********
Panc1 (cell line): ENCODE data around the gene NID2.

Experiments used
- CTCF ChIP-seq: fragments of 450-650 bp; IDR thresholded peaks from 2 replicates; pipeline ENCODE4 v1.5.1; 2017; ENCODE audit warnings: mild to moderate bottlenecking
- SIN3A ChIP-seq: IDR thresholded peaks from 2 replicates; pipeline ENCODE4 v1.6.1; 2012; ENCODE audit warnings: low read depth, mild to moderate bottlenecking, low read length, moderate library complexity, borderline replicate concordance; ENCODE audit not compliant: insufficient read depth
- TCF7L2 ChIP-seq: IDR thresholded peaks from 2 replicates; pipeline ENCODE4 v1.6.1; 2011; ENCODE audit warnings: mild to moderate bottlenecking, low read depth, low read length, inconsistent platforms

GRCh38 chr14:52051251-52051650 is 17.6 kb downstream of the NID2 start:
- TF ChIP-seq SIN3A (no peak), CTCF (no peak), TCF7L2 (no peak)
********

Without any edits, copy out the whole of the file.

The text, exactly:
Panc1 (cell line): ENCODE data around the gene NID2.

Experiments used
- CTCF ChIP-seq: fragments of 450-650 bp; IDR thresholded peaks from 2 replicates; pipeline ENCODE4 v1.5.1; 2017; ENCODE audit warnings: mild to moderate bottlenecking
- SIN3A ChIP-seq: IDR thresholded peaks from 2 replicates; pipeline ENCODE4 v1.6.1; 2012; ENCODE audit warnings: low read depth, mild to moderate bottlenecking, low read length, moderate library complexity, borderline replicate concordance; ENCODE audit not compliant: insufficient read depth
- TCF7L2 ChIP-seq: IDR thresholded peaks from 2 replicates; pipeline ENCODE4 v1.6.1; 2011; ENCODE audit warnings: mild to moderate bottlenecking, low read depth, low read length, inconsistent platforms

GRCh38 chr14:52051251-52051650 is 17.6 kb downstream of the NID2 start:
- TF ChIP-seq SIN3A (no peak), CTCF (no peak), TCF7L2 (no peak)